in which Rochester is super hot and a scratched DVD is 'a bad thing'...

On Wednesday this week Helen and I decided to have a DVD night. We had a catch up and ate fish pie and then curled up in her lounge under blankets for a couple of hours of movie-watching bliss.  This made me happy - Helen is one of my favourite people to watch a film with: she laughs at the things I laugh at, gets angry at the things I get angry at - although granted, usually on a lesser scale - and is always ready to IMDB those faces I can't quite place. It had been a toss up all week between Magic Mike [naked Matthew Mcwotshisface] and Jane Eyre. A back and forth that I feared would never reach a conclusion.

Helen: What shall we watch? You choose.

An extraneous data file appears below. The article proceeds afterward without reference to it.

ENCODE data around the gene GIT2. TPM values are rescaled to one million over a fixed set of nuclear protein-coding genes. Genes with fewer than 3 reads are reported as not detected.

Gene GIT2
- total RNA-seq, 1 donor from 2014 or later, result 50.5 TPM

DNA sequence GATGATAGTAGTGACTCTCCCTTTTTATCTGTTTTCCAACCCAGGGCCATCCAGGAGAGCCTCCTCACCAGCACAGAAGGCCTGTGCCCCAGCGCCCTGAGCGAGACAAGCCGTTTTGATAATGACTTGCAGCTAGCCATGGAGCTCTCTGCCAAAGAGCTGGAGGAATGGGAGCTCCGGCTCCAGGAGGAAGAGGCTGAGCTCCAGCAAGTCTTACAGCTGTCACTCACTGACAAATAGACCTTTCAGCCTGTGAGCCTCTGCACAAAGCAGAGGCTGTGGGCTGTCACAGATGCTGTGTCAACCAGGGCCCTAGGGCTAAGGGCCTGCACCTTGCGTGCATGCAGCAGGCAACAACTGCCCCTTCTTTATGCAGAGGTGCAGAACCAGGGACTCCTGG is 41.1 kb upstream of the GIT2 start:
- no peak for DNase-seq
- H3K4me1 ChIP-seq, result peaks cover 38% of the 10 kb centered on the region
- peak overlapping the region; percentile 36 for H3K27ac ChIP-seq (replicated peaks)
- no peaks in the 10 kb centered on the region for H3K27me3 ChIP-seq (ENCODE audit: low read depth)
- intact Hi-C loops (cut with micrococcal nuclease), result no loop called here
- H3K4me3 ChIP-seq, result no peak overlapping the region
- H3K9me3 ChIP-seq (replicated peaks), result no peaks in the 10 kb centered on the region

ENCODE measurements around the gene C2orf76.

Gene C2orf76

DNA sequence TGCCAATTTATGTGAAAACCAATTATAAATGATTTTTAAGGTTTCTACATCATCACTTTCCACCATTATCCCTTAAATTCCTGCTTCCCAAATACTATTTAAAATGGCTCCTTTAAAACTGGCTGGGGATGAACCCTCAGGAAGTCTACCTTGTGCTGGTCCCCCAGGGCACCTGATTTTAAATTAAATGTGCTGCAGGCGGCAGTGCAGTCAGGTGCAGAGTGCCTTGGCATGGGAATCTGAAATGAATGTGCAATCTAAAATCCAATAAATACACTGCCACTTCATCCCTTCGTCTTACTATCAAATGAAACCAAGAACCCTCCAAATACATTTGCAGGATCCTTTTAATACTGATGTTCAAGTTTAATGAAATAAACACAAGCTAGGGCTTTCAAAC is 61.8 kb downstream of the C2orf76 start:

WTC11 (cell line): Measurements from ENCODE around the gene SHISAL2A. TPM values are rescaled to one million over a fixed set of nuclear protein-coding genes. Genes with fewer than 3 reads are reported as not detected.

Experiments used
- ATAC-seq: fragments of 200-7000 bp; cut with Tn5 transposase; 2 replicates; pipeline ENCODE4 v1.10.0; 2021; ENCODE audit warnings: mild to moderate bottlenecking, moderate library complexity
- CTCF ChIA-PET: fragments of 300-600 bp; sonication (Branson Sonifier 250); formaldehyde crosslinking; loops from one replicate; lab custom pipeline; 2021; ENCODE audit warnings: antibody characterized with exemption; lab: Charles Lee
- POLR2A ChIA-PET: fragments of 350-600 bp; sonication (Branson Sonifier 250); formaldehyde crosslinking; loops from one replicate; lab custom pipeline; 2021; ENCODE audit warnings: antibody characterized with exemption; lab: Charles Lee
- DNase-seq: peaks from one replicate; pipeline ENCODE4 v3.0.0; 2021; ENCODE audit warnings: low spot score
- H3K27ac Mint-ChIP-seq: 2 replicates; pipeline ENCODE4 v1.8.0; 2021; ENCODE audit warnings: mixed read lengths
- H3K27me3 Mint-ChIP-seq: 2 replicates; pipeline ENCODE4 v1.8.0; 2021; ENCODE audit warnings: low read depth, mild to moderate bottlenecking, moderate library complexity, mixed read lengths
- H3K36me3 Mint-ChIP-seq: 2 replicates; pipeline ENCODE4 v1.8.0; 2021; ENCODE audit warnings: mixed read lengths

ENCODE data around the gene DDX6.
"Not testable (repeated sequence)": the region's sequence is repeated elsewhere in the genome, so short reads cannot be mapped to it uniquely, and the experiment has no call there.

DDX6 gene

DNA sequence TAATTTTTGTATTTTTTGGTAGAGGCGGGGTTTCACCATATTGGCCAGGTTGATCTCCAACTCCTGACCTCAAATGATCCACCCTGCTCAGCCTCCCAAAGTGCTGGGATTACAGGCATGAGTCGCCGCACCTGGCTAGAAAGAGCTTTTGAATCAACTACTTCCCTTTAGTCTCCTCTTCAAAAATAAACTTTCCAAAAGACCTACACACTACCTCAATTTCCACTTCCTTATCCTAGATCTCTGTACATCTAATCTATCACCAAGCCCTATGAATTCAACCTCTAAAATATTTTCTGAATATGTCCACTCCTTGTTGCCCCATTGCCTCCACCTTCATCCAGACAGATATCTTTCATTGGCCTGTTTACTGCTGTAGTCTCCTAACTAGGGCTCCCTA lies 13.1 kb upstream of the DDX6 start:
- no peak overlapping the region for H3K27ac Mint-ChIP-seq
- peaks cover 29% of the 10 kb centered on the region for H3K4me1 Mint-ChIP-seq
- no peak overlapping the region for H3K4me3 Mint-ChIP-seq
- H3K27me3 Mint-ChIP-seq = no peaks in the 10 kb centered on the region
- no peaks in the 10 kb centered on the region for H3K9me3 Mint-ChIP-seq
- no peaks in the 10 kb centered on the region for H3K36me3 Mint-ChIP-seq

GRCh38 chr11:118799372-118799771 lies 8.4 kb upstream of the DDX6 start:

Me: Oh. I dunno.
Helen: Have you still got the list [yes, we do have a list of films we want to watch. We like to call it organisation.]
Helen: What about Magic Mike? Matthew Mcwotshisface.
Me: Yes.
Helen: Or Jane Eyre?
Me: Yes
Helen: Which?
Me: Yes.

You can see how we might have had a problem. Anyway. We're literary girls at heart so obviously we plumped for Jane Eyre, which was always going to be fine with me - have you seen Michael Fassbender? Super hot. Also, I might be the only person I know who likes Jane Eyre.

Helen does not like Jane Eyre.

She thinks Jane and Rochester are both unlikeable characters which you know, is fine; I'm not the boss of her, she is entitled to her own opinion and besides, I kind of agree with her. They kind of are unlikeable, although I feel a little bad for Jane. She's not exactly had the easiest of times has she? [Neither has Rochester but you could argue he brought it all on himself.]